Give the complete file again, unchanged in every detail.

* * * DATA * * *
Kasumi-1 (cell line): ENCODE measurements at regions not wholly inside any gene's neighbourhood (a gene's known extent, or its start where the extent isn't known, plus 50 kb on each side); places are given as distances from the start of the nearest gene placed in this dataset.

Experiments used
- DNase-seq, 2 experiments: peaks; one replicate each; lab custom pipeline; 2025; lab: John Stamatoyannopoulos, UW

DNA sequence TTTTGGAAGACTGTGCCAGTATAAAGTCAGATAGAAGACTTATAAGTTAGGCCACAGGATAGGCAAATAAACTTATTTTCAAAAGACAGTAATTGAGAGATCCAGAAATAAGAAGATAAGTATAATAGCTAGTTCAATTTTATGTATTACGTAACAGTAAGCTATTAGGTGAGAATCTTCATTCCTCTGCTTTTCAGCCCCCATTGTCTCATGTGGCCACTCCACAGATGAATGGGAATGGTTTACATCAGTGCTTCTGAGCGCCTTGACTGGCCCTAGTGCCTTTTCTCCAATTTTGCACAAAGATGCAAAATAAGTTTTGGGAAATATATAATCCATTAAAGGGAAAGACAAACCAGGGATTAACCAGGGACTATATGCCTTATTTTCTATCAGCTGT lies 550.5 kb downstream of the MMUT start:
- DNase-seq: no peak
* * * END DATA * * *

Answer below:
Kasumi-1 (cell line): ENCODE measurements at regions not wholly inside any gene's neighbourhood (a gene's known extent, or its start where the extent isn't known, plus 50 kb on each side); places are given as distances from the start of the nearest gene placed in this dataset.

Experiments used
- DNase-seq, 2 experiments: peaks; one replicate each; lab custom pipeline; 2025; lab: John Stamatoyannopoulos, UW

DNA sequence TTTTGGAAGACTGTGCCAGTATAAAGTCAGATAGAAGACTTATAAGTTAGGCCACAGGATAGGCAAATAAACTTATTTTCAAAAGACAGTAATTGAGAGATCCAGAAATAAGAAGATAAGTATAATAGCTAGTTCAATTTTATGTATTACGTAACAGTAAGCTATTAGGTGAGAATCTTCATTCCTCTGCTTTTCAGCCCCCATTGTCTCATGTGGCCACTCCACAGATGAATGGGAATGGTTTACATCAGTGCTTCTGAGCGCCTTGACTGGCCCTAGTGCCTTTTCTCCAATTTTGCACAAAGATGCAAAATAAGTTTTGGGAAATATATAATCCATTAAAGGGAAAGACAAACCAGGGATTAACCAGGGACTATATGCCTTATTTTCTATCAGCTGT lies 550.5 kb downstream of the MMUT start:
- DNase-seq: no peak